Posted by: signalhillarchaeology | July 29, 2009

Mystery Artifact(s) #3: A Trifecta of Curious Things

Welcome to our next installment in the Mystery Artifact Series! Today we have a veritable Hat Trick of three strange artifacts whose function is difficult to determine.  As always, I have ideas about their true identity, but I’ll save my ideas for the comments section at a later date.

The artifacts all come from the midden-like deposits at the North Range Barracks site, so all should date between 1800 and 1840 or thereabouts.

Up first: Mysterious Object #1.

The first Mystery Object

The first Mystery Object

This curious object is made of bone– made from the rib bone of a large animal (likely cow), to be precise.

The scalloped edge that you see at the top of the image is not natural– cow ribs are not naturally serrated like that.

So, these shapes have been intentionally cut into the rib bone.  The question is: why? What purpose would shaping this bone serve?

Next in line: Mystery Object #2:

Mystery Object #2

Mystery Object #2

This is a much smaller object (the scale you see below shows millimeters).  It is made from copper or some sort of copper alloy.

The top is hollow, and shaped like a pencil eraser, and as you can see, the bottom has four flaps that are spread out.

I can tell you that it is not the top of a pencil, and it was not meant to hold an eraser, despite looking like it.  That’s the only hint you’ll get, though.

And, Mystery Object #3 (represented with two photos):

Mystery Object #3-- side view

Mystery Object #3-- side view

It is mostly made of iron/steel, as the majority of the item is magnetic.  However, one part of the object is not magnetic– the part on the far left hand side.

The ridges that you see running up and down the object are not corrosion; rather, they are intentionally made, as are the crosswise linear grooves that intersect them.

The object also has an interesting cross-section, which you can see in the image below.

Mystery Object #3, end view:

Mystery object #3, as seen from its side view.  My fingers should provide you with a sense of scale.

Mystery object #3, as seen from its side view. My fingers should provide you with a sense of scale.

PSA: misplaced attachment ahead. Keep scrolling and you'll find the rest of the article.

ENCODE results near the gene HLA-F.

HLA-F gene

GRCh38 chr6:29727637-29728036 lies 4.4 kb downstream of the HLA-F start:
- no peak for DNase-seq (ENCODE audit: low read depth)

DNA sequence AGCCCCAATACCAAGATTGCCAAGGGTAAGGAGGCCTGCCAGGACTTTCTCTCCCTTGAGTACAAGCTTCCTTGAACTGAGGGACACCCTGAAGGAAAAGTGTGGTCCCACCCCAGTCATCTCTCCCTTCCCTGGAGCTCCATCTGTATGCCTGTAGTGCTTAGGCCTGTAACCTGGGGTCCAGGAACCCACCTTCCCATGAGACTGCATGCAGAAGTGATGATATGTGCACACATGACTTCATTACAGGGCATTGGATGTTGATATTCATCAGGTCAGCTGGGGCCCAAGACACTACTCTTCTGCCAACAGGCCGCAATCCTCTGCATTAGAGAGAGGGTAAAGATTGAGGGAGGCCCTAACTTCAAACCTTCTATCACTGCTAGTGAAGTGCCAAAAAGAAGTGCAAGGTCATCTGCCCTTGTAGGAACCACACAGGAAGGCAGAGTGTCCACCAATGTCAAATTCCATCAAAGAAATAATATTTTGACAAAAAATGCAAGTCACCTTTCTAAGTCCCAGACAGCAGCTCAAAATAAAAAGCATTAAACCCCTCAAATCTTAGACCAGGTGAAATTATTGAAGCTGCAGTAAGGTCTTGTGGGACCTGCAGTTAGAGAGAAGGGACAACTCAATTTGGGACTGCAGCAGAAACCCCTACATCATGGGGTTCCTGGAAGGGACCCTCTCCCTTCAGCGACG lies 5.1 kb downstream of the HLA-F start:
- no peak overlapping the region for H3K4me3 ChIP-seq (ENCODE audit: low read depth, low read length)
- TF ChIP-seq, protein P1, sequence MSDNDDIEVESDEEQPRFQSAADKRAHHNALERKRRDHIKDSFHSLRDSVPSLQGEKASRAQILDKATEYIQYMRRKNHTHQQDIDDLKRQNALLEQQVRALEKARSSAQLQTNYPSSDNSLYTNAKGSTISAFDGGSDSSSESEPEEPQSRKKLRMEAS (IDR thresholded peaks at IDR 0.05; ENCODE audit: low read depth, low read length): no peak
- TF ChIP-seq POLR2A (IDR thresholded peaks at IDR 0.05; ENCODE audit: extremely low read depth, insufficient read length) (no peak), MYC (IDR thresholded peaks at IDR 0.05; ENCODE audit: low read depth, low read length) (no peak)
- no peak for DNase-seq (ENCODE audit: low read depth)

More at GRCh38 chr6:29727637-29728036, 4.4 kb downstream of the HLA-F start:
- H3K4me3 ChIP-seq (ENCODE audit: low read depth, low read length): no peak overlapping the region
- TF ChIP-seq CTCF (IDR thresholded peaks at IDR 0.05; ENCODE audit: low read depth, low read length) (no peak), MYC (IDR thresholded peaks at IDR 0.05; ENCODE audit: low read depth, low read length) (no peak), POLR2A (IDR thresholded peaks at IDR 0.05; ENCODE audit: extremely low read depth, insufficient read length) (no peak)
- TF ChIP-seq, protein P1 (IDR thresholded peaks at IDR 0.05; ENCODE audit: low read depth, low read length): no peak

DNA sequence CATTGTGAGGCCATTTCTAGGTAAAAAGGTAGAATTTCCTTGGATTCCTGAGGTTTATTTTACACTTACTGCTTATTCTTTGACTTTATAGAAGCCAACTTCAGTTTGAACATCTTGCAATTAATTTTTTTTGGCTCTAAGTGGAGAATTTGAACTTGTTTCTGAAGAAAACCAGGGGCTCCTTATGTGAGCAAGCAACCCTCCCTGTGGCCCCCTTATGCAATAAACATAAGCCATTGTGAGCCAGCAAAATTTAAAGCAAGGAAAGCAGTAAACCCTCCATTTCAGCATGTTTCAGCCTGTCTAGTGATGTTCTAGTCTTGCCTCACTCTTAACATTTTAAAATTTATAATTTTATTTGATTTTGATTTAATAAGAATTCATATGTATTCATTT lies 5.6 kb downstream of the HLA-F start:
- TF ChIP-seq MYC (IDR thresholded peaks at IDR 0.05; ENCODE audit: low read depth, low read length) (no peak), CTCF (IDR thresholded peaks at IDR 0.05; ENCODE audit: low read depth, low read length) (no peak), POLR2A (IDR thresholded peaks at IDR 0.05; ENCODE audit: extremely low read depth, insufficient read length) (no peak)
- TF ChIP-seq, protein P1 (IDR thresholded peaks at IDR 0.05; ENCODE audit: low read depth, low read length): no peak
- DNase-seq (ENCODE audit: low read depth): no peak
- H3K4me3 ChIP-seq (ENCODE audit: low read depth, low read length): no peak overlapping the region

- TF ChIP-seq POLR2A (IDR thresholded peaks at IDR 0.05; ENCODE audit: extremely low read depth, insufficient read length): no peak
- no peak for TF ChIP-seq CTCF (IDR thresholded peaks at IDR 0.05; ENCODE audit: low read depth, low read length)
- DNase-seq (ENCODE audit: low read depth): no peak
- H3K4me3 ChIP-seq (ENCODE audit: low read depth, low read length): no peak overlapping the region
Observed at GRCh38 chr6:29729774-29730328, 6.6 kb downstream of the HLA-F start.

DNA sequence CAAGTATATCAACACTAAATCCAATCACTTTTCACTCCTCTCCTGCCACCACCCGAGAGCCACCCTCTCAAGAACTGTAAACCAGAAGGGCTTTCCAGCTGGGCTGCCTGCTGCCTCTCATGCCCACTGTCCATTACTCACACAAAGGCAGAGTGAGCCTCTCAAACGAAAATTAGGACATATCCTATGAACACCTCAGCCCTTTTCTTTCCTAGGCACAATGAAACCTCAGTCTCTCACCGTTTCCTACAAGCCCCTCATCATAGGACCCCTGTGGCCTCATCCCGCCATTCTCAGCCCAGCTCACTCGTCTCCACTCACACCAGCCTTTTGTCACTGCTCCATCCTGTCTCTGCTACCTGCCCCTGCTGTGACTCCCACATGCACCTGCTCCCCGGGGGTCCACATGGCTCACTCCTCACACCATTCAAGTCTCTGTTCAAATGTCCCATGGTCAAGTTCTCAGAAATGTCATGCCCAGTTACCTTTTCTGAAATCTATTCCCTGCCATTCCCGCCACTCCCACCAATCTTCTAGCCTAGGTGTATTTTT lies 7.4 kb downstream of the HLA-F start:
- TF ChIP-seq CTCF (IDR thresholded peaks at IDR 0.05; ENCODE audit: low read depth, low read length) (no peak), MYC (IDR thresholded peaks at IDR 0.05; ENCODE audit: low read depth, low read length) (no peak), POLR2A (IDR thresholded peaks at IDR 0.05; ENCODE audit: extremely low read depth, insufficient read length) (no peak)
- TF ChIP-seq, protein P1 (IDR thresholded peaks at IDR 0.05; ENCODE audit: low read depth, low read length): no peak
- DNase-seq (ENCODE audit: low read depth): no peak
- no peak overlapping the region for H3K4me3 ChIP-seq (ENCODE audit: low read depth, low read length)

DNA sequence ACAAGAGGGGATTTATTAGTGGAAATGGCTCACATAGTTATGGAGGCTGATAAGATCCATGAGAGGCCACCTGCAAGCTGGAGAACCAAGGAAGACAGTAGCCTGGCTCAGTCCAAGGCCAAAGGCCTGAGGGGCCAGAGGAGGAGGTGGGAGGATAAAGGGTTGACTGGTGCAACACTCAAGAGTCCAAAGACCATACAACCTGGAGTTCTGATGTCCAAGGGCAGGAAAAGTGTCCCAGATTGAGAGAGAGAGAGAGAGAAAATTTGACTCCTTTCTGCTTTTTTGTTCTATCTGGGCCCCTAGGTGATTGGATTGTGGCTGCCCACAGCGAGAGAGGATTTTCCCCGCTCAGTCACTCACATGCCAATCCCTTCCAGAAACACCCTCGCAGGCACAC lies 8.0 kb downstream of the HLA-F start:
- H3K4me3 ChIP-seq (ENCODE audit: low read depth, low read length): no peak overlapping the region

There is a hole in the middle which is not a hole all the way through.  I think it is just an area where part of the iron implement has broken away.

This is the magnetic (ie iron/steel) end of the object; the non-magnetic part is on the other end.

So: have at it in the comments! Send in your best guesses! I’ll chime in eventually, after all our interested parties have had a chance to speculate.

And don’t worry, there are many more mystery artifact posts to come…

Have fun guessing!

—Amanda Crompton (Instructor)



  1. Could Mystery Object #1 be the remnants from making bone buttons? The “teeth” don’t look even enough to be serrations per se. However, it looks like maybe the discs would have overlapped too much?

    The second photo of Mystery Object #3 looks like it’s showing the cross section of a broken wrought iron blade? Could some of the criss-cross pattern on the handle be from some sort of wrapping with copper wire or something similar, where the wrapping has disappeared and/or the wrought iron has oxidized and bulged out?

    • Erika, I think you’re right on both counts. The bone fragment is certainly the result of making buttons… and I’m pretty confident that the iron object is part of a handle of a bladed weapon. I’ve found some pretty good parallel examples online, with the ridges arranged like that. Thanks for commenting!

  2. Mystery Artifact #2 is a percussion cap isn’t it?!

    • Yep, Kathleen, you’re correct, that is a percussion cap! 🙂

  3. I agree that number one is for bone buttons. We have found many of them in Quebec at l’Îlot-des-Palais.

    • Thanks Anne-Marie, and I completely agree with you. We have another fragment like this from our site, but this one is much larger… lots of handmade bone buttons too!

  4. I agree with Erika about Object #1 being a discard piece from cutting out bone circles. Buttons are a definite possibility, although ribs are a pretty weak, friable bone. I’ve tried making combs from ribs and the teeth crack off very easily. My guess would be that buttons made from ribs would have a fraction of the lifespan of buttons made on long bones. Maybe something else like a set of checkers or some other round game tokens?

    • Huh, interesting thoughts, Tim. Because you’ve replicated so many historic and prehistoric artifacts, you have a really interesting perspective on this. And of course, we know that the soldiers were gaming (having found that lovely domino and lots of clay marbles) so game tokens is an interesting idea. Thanks!!

  5. Mystery object 2 is a Bandolier Cap

    • It’s a clever guess, Steve, but I think it’s just too tiny to be a bandolier cap… I think it’s a percussion cap.

  6. Object #2

    An ink bottle top??

    • Another interesting guess… but I do think because of its tiny size (perhaps 6mm across, at most) it’s more likely a percussion cap. Thanks for posting!!!!

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